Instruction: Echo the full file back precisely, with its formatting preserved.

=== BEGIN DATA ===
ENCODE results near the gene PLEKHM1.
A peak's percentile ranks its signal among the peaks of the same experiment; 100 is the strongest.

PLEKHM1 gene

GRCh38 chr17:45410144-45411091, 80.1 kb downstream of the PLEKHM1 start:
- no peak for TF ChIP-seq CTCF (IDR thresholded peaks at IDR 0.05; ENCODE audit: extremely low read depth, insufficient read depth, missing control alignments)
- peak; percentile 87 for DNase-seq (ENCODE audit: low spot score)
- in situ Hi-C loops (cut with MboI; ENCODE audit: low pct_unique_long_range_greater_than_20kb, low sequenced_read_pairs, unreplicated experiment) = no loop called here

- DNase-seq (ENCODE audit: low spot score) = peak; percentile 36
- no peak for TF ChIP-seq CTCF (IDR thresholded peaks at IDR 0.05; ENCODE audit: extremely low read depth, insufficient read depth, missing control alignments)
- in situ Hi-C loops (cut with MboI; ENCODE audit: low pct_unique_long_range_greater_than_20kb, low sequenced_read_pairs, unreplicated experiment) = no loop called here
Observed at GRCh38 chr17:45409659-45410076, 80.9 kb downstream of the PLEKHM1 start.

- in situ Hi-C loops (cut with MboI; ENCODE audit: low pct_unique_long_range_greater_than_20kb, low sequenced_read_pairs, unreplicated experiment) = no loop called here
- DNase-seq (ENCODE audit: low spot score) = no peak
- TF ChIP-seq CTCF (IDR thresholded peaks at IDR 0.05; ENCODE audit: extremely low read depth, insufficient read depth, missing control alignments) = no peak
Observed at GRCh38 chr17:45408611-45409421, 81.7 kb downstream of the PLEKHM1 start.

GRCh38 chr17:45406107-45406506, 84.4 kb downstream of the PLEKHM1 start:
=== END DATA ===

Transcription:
ENCODE results near the gene PLEKHM1.
A peak's percentile ranks its signal among the peaks of the same experiment; 100 is the strongest.

PLEKHM1 gene

GRCh38 chr17:45410144-45411091, 80.1 kb downstream of the PLEKHM1 start:
- no peak for TF ChIP-seq CTCF (IDR thresholded peaks at IDR 0.05; ENCODE audit: extremely low read depth, insufficient read depth, missing control alignments)
- peak; percentile 87 for DNase-seq (ENCODE audit: low spot score)
- in situ Hi-C loops (cut with MboI; ENCODE audit: low pct_unique_long_range_greater_than_20kb, low sequenced_read_pairs, unreplicated experiment) = no loop called here

- DNase-seq (ENCODE audit: low spot score) = peak; percentile 36
- no peak for TF ChIP-seq CTCF (IDR thresholded peaks at IDR 0.05; ENCODE audit: extremely low read depth, insufficient read depth, missing control alignments)
- in situ Hi-C loops (cut with MboI; ENCODE audit: low pct_unique_long_range_greater_than_20kb, low sequenced_read_pairs, unreplicated experiment) = no loop called here
Observed at GRCh38 chr17:45409659-45410076, 80.9 kb downstream of the PLEKHM1 start.

- in situ Hi-C loops (cut with MboI; ENCODE audit: low pct_unique_long_range_greater_than_20kb, low sequenced_read_pairs, unreplicated experiment) = no loop called here
- DNase-seq (ENCODE audit: low spot score) = no peak
- TF ChIP-seq CTCF (IDR thresholded peaks at IDR 0.05; ENCODE audit: extremely low read depth, insufficient read depth, missing control alignments) = no peak
Observed at GRCh38 chr17:45408611-45409421, 81.7 kb downstream of the PLEKHM1 start.

GRCh38 chr17:45406107-45406506, 84.4 kb downstream of the PLEKHM1 start: